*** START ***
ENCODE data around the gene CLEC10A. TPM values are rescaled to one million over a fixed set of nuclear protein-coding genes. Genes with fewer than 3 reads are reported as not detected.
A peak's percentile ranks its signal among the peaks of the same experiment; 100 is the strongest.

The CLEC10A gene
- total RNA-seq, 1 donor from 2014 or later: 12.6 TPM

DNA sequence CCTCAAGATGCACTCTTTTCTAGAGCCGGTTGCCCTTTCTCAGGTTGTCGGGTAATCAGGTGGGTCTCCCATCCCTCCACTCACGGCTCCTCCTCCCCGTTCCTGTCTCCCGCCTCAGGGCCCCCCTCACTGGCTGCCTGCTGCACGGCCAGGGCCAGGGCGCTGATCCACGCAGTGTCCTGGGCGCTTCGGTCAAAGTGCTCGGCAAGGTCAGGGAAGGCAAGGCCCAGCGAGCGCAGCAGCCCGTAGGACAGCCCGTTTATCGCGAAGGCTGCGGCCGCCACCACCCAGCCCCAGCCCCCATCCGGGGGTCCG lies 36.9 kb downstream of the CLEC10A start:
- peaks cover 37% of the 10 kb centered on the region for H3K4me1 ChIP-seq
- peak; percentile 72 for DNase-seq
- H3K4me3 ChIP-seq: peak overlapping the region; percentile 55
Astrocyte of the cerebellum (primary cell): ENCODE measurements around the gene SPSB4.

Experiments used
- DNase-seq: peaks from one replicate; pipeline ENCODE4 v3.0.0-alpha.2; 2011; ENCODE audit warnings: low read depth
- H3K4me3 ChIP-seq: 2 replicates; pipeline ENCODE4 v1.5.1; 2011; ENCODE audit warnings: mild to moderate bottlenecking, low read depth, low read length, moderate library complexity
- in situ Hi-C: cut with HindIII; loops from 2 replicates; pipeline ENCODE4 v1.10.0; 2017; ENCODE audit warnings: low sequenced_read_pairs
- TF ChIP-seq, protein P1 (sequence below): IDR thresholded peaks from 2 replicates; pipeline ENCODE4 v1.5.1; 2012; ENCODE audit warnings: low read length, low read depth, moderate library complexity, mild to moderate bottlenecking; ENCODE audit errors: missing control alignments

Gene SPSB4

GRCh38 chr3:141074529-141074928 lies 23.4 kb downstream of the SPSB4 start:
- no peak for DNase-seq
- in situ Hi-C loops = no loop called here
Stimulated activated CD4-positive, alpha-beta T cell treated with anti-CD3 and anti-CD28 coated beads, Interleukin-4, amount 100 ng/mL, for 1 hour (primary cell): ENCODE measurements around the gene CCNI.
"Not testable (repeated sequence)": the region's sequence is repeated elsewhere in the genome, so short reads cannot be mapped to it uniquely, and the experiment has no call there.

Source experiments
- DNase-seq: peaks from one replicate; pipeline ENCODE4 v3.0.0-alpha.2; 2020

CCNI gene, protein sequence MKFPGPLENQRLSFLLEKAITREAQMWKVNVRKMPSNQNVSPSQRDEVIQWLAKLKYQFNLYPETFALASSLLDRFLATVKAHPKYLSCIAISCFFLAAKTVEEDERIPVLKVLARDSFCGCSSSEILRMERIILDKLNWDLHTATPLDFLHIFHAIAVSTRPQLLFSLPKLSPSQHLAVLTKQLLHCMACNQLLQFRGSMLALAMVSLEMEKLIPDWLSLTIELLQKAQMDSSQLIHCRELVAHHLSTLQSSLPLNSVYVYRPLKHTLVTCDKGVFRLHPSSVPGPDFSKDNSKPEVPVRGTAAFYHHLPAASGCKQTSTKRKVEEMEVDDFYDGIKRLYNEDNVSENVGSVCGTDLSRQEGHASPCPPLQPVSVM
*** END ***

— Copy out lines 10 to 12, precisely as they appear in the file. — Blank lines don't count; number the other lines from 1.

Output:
Experiments used
- DNase-seq: peaks from one replicate; pipeline ENCODE4 v3.0.0-alpha.2; 2011; ENCODE audit warnings: low read depth
- H3K4me3 ChIP-seq: 2 replicates; pipeline ENCODE4 v1.5.1; 2011; ENCODE audit warnings: mild to moderate bottlenecking, low read depth, low read length, moderate library complexity